In one embodiment of the sill pan system of this invention, the overlapping ends of the central web are bonded to the end pieces with an adhesive sealant such as, for instance, an adhesive caulk. According to one aspect of the invention, the central web of the sill pan system is made of a clear, translucent, or otherwise non-opaque extruded plastic material, at least in regions of overlap with the end pieces. Thus, when the overlapping ends of the central web are pressed onto the end pieces with adhesive sealant sandwiched therebetween, the spreading pool of sealant is clearly visible to the installer through the translucent material of the web. It has been found that any breaks, discontinuities, or regions of poor coverage in the pool of adhesive sealant become starkly apparent as the pool is viewed through the ends of the central web. Thus, a quick visible inspection by the installer after installation of the central web is all that is required to confirm that a complete water-tight seal has been formed between the end pieces and the overlapping ends of the central web. Alternatively, if a poor seal is indicated upon such visible inspection, the installer knows that leaks may occur and can repair the seal or simply remove the pan and replace it with a fresh pan with a visually confirmed seal.
In another aspect of the invention, the end pieces and central web of the pan system may be formed with a multi-ply plastic construction, especially for doorway installations. The upper surfaces of these components may be a cladding of hard abrasion resistant plastic such as, for example, polyurethane or nylon, and with the underlying substrate being made of a far less expensive plastic such as PVC. It has been found that sill pan components with such abrasion resistant upper surfaces can be even more resistant to being worn through by door units resting thereon than prior art aluminum clad sill pans. Further, the co-extrusion or co-molding of multi-ply plastic components is far less expensive and troublesome that fabricating plastic components with metal clad surfaces, as has been attempted in the prior art. The result is a superior abrasion resistant sill pan and lower manufacturing costs.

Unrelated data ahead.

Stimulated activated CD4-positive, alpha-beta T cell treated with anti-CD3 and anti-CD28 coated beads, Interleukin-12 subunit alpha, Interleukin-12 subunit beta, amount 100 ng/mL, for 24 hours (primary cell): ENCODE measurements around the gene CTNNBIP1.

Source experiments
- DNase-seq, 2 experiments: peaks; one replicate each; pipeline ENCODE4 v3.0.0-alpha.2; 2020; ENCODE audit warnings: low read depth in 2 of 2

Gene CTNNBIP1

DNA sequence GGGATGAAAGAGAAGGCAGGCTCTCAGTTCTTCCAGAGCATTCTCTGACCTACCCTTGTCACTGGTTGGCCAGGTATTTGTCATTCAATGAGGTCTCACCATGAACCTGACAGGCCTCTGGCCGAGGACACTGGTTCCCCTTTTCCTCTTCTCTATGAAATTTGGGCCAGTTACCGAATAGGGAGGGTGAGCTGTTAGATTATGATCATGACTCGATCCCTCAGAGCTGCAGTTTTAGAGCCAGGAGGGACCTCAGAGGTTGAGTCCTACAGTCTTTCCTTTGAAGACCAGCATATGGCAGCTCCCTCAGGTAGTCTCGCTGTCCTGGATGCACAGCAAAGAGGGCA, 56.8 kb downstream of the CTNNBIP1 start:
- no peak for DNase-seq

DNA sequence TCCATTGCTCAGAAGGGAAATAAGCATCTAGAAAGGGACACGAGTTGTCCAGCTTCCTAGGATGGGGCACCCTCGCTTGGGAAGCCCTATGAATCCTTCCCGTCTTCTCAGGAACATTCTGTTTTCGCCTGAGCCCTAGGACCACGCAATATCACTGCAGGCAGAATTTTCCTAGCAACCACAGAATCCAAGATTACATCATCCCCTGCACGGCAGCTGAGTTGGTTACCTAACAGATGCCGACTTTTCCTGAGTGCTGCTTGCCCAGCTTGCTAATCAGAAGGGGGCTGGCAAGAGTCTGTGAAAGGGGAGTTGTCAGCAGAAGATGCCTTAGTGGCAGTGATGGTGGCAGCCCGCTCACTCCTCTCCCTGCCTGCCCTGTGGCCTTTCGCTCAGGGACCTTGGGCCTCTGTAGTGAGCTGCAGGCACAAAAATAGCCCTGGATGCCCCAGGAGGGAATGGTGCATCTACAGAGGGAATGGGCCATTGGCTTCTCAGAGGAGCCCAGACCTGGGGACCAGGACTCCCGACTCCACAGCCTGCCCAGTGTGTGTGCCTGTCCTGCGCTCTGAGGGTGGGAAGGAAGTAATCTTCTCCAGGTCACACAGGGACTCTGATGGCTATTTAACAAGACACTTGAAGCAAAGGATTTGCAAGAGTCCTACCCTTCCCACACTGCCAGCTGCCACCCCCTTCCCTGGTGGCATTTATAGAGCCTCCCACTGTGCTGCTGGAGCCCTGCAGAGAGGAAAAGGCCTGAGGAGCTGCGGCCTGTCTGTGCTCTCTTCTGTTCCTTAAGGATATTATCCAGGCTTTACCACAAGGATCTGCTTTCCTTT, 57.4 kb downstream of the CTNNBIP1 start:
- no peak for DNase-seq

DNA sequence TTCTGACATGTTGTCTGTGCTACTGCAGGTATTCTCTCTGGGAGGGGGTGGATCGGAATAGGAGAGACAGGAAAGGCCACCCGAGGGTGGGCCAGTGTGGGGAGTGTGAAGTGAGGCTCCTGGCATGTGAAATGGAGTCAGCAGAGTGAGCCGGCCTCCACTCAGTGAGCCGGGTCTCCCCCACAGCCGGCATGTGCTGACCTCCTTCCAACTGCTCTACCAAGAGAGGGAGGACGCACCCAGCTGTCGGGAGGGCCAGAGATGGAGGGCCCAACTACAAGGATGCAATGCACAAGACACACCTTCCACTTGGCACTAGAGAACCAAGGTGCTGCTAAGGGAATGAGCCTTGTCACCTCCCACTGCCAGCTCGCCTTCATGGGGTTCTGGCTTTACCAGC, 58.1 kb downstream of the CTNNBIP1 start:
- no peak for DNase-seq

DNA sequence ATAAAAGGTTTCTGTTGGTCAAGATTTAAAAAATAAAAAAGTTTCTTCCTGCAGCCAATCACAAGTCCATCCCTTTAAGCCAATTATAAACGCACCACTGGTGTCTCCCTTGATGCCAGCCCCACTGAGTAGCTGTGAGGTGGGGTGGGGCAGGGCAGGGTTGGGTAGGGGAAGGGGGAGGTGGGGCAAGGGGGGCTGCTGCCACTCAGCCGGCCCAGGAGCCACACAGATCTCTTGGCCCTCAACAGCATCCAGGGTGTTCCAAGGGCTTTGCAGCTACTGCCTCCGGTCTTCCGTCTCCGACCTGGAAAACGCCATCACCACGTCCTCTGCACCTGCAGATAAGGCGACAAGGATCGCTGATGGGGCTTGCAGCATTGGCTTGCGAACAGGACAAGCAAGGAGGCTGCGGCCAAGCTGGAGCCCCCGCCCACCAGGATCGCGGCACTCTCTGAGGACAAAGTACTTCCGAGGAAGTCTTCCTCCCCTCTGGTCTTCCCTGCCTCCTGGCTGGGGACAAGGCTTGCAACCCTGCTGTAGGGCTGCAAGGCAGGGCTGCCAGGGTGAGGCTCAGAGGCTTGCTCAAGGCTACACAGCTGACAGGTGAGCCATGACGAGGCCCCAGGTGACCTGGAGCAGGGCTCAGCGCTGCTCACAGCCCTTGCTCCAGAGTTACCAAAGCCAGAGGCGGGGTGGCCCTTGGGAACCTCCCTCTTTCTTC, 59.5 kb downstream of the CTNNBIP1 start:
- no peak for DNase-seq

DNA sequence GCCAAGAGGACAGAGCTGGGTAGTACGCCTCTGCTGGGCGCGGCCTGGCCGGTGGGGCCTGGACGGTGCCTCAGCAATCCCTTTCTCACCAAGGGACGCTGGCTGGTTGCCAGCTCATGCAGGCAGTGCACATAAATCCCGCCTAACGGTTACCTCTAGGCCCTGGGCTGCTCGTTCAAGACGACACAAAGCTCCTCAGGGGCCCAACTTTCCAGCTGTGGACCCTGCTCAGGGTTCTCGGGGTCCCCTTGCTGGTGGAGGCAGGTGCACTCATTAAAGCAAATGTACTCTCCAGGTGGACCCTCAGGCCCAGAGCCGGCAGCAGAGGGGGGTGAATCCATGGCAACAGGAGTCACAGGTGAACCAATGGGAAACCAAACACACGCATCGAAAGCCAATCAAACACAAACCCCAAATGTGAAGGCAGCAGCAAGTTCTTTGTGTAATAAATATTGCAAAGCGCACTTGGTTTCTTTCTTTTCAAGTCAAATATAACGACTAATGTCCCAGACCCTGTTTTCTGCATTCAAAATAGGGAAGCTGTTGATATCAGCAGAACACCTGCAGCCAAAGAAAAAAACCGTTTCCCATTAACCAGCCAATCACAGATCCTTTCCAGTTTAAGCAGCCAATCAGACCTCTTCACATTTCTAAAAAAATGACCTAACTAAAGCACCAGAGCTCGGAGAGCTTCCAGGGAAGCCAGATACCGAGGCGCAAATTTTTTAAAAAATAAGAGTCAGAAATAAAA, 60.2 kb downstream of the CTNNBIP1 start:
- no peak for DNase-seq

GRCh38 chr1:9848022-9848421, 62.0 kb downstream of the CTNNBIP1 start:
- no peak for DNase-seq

In yet another aspect of the invention, the upturned inside flange of the central web is formed to define a slot that receives and holds securely the upturned flanges on the end pieces when the ends of the web are overlapped and pressed onto the end pieces. In this way, the overlapping ends of the web are held automatically to the end pieces, eliminating the requirement that the components be held together for long periods of time while the adhesive sets. An installer need only press the ends of the web onto the end pieces, where they are held in place by the slots.
A further aspect of the invention includes longitudinal drainage channels formed along the length of the central web. These channels may be formed, for example, by short upstanding ribs or by longitudinal deformations in the web. In either event, water that may collect between the pan and overlying sill is directed along the channels to the ends of the drain pan, where it is more free to drain away.